# Getting the Bose-Hubbard Hamiltonian from cold atoms

In the famous paper by Dieter Jaksch, it is shown that the usual Hamiltonian for cold bosonic atoms interacting by s-wave scattering (Equation (1) in the paper): $$\hat{H}=\int d^3 x\hat{\psi}^\dagger(x)\left(-\frac{\hbar^2}{2m}\nabla^2+V_0(x)+V_T(x)\right)\hat{\psi}(x)+\frac{1}{2}\frac{4\pi a_s\hbar^2}{m}\int d^3x \hat{\psi}^\dagger(x)\hat{\psi}^\dagger(x)\hat{\psi}(x)\hat{\psi}(x)$$ becomes the Hubbard model Hamiltonian (Equation (2) in the paper): $$\hat{H}=-J\sum_{\langle i,j\rangle}\hat{b}^\dagger_i\hat{b}_j+\sum_i \epsilon_i \hat{n}_i+\frac{1}{2}U\sum_i\hat{n}_i\left(\hat{n}_i-1\right)$$ under certain approximations (expanding out the field operators in a Wannier basis, throwing away higher-order modes, neglecting overlap integrals that are small, etc). In particular, we have, for adjacent sites $$i$$ and $$j$$: $$J=\int d^3x w^*(x-x_i)\left(-\frac{\hbar^2}{2m}\nabla^2+V_0(x)\right)w(x-x_j)$$ I do not understand why there is a minus sign in front of the $$J$$ in the Hamiltonian. When I attempt to transform the first Hamiltonian into the second one, I get a positive $$J$$. All I'm doing is expanding the field operators, throwing away the small overlaps, pulling out the lattice-site creation/annihilation operators, and dubbing the energy integral of the Wannier functions that remains $$J$$. It's totally unclear to me how there could possibly be anything giving a sign change in this process. What am I missing?

• There might be more details in his PhD thesis. – Norbert Schuch Aug 21 at 21:13
• And don't *** link to PDFs!! Even more so behind paywalls! – Norbert Schuch Aug 21 at 21:14

## 1 Answer

I think that you are doing too much work here! I doubt that Jaksh is actually doing any actual calculation to go from the lattice to the continuum. He is simply thinking that a postive $$V(x)$$ means a positive $$\epsilon_i$$ and a positive scattering length $$a_s$$ means a positive $$U$$, and so on. In the continuum the kinetic energy goes as $$E=+k^2/2m$$. To get a positive coeffient of $$k^2$$ in a tight binding lattice model you want a $$(1-\cos(k))\sim k^2/2$$. If I remember correctly, this requires a negative number before the $$b^\dagger_i b_j$$ hopping term. He has just chosen his parameter $$J$$ to achieve this.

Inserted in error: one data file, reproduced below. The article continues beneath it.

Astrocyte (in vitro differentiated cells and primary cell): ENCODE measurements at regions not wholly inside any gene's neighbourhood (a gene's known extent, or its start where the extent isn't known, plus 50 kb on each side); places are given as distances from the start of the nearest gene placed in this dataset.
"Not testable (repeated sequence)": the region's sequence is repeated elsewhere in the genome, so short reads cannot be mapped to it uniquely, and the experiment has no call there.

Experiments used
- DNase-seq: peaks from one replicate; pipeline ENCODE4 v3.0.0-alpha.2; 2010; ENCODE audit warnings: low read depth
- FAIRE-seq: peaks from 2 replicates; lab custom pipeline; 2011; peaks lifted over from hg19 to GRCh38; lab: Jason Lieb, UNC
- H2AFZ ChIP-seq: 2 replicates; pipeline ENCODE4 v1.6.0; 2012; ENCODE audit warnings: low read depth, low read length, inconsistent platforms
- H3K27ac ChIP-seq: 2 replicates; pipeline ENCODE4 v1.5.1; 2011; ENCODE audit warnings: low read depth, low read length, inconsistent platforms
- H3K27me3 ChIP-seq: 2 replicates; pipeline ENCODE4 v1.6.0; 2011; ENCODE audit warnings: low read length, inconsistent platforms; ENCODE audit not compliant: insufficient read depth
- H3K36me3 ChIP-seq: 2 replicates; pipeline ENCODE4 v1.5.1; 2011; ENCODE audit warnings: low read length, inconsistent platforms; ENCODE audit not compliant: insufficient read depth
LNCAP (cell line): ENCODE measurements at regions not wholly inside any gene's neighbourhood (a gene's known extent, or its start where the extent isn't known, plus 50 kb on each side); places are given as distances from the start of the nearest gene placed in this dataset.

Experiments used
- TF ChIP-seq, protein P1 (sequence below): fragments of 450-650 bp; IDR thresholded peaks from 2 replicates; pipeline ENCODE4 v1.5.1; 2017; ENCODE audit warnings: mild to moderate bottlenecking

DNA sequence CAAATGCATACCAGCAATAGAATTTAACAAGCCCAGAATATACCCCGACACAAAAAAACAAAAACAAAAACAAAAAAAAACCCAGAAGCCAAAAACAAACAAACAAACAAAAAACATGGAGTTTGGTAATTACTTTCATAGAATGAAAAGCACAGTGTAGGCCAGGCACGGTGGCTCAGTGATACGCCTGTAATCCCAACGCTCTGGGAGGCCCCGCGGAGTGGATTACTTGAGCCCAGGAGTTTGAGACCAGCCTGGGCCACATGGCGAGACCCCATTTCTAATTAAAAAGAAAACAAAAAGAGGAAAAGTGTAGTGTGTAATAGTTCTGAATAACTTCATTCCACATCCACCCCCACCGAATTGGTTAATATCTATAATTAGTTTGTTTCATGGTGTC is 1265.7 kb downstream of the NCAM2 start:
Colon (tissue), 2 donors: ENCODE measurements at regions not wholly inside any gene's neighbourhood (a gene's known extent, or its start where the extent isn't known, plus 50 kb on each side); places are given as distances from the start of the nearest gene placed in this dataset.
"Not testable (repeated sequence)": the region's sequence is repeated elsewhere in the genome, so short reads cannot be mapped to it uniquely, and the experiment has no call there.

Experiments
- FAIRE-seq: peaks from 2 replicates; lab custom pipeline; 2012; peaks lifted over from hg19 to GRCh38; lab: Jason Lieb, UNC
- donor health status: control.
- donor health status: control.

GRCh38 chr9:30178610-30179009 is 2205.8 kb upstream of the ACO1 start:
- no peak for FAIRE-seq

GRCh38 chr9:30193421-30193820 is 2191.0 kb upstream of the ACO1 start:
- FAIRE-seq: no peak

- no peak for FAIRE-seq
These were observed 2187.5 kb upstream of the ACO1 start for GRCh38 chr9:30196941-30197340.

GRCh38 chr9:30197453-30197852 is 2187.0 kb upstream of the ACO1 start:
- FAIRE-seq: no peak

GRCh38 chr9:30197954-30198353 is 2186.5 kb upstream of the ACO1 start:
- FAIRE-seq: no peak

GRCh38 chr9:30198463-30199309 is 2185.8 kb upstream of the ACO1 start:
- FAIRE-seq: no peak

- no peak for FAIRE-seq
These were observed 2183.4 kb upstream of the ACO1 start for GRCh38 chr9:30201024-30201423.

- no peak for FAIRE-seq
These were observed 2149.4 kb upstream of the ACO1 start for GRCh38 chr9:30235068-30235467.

Well I looked at the paper and I agree with the OP that the Bose-Hubbard should have a $$+J$$ since the formula is just an evaluation of $$\int \psi^\dagger(x)(-\nabla^2 +v(x))\psi(x)d^3x$$ for $$\psi(x)= \sum_i b_i w(x-x_i)$$, assuming nearest neighbour overlap. The eigenvalues of the single-particle tight-binding approx $$H= J\sum_{} b_i^\dagger b_j$$ are $$J(\cos k_x+\cos k_y+\cos k_z)$$ for a square lattice. the eigenkets are $$\sum_i e^{i{\bf k}\cdot {\bf x}_i} b^\dagger_i |0\rangle.$$ We would like $$J$$ to be negative if the minimum energy is to be at $${\bf k}=0$$. I think his minus sign is just an error.

• I disagree - if you look between the two equations in the paper, Jaksch actually explicitly states he is expanding out the field operators in a Wannier basis, discarding the higher modes, and that they are well localised. He's definitely doing this calculation. – user502382 Aug 20 at 23:49
• I looked at his paper and I agree with you, I will edit my answer. – mike stone Aug 21 at 15:32
• I can't find Jaksch's thesis, but in a quick survey of other theses dealing with optical lattices finds almost a 50/50 split between those that define J in the same way he does and those that add a minus sign (see, for example, Daley's thesis: qo.pitt.edu/downloads/daleyphdthesis.pdf ). I am inclined to agree that the latter is correct. – Rococo Aug 22 at 15:57
• It is conventional to have the minus sign in the Hamiltonian so that the tunneling element is positive, so the possible error should be thought of as in the definition of J rather than the Hamiltonian itself. – Rococo Aug 22 at 16:04